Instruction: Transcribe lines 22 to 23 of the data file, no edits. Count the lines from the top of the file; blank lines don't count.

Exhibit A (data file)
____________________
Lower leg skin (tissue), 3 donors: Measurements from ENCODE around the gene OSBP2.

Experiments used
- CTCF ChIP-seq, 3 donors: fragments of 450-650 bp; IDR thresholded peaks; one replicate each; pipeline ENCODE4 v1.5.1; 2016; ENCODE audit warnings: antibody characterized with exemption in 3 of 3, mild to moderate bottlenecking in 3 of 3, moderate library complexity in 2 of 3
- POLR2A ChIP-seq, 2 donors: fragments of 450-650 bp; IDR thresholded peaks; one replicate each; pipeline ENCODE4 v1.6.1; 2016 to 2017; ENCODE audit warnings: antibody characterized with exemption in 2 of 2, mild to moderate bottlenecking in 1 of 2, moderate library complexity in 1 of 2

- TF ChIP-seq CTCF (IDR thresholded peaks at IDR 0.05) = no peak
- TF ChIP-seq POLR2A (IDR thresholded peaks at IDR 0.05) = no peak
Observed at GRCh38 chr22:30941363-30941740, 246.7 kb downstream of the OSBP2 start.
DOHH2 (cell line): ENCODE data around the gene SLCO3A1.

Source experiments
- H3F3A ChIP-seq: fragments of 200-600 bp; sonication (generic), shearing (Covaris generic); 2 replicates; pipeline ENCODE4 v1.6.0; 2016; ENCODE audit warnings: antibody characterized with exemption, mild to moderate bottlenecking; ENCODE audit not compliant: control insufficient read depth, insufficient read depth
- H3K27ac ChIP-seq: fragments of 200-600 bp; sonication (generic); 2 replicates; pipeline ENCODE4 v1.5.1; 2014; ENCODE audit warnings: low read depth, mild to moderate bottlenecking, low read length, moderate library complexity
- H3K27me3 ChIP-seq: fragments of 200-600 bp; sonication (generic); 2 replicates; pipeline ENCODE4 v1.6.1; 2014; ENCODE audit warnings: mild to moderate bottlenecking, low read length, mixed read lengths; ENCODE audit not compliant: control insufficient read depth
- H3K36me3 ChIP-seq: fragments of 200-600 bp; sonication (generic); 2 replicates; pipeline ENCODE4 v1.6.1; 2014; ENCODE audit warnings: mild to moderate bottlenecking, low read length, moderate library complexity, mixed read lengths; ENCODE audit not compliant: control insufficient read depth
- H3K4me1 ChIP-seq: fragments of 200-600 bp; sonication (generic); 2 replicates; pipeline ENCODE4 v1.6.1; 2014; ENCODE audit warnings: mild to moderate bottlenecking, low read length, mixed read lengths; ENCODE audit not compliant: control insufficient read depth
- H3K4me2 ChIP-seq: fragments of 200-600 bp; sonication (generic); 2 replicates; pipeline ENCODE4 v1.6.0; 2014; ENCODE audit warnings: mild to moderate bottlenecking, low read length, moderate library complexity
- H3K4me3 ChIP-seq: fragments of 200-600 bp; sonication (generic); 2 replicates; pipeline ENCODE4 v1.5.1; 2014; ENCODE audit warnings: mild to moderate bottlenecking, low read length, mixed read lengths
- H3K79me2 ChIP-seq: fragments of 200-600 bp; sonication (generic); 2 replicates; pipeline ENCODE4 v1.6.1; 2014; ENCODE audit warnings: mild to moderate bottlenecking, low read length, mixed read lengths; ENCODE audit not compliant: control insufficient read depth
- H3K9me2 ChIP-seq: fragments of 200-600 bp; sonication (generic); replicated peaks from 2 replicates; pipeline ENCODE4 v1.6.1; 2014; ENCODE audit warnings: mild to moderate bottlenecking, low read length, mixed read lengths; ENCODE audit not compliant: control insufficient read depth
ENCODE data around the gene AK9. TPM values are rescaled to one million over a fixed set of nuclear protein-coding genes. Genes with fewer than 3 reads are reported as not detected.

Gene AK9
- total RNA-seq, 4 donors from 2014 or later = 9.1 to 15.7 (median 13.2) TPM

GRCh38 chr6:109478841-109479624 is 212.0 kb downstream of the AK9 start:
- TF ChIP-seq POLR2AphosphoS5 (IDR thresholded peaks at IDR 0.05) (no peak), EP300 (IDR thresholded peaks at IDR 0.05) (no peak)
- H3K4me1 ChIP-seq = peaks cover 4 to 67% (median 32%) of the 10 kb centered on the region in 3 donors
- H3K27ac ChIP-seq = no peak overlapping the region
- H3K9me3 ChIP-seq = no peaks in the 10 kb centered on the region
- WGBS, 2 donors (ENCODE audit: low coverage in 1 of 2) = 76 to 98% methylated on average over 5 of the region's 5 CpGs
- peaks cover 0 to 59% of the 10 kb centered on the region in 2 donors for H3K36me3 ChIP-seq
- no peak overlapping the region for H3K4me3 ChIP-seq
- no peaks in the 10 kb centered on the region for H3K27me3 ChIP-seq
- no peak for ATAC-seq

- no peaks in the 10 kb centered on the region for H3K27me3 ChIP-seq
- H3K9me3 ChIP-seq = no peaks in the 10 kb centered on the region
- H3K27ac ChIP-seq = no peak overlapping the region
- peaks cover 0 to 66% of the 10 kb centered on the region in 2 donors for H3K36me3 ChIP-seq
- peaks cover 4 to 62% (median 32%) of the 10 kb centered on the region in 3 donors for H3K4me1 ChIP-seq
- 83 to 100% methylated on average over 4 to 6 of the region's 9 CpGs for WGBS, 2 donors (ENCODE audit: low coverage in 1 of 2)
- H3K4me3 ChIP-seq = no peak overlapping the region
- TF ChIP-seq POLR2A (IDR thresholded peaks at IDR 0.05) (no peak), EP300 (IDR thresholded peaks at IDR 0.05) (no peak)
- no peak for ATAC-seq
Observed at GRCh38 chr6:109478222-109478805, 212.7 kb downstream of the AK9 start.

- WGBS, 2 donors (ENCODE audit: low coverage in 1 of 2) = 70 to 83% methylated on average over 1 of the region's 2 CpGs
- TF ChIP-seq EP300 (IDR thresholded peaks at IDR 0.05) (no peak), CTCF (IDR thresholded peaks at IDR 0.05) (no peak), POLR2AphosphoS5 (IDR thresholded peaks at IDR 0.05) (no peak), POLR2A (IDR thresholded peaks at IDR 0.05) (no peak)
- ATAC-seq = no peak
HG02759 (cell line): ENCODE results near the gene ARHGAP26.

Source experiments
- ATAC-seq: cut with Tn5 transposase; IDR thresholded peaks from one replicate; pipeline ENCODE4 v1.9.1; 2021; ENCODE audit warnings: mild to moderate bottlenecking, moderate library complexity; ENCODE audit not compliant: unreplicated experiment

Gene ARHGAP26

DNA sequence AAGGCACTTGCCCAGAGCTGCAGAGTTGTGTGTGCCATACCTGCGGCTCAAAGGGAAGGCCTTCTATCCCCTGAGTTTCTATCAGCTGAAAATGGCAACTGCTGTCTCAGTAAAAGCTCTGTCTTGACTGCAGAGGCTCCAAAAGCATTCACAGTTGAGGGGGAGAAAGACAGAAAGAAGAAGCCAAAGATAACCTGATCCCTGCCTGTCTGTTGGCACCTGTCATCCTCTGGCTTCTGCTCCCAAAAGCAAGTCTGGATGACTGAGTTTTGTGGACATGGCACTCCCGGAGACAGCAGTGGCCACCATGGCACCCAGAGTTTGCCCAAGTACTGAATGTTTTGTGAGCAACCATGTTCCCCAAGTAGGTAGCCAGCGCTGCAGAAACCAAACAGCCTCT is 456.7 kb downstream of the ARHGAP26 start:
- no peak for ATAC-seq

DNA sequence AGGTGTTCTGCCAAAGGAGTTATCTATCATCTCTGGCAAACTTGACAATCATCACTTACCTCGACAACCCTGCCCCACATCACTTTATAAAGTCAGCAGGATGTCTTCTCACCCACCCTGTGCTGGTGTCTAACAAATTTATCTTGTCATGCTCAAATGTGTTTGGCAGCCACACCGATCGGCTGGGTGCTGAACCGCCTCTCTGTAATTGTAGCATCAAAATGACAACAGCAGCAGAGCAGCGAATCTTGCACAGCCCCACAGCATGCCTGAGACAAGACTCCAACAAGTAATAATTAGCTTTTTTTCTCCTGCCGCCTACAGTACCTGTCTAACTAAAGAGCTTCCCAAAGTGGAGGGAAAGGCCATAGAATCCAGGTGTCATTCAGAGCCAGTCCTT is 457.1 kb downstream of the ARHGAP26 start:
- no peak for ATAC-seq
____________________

GRCh38 chr6:109478841-109479624 is 212.0 kb downstream of the AK9 start:
- TF ChIP-seq POLR2AphosphoS5 (IDR thresholded peaks at IDR 0.05) (no peak), EP300 (IDR thresholded peaks at IDR 0.05) (no peak)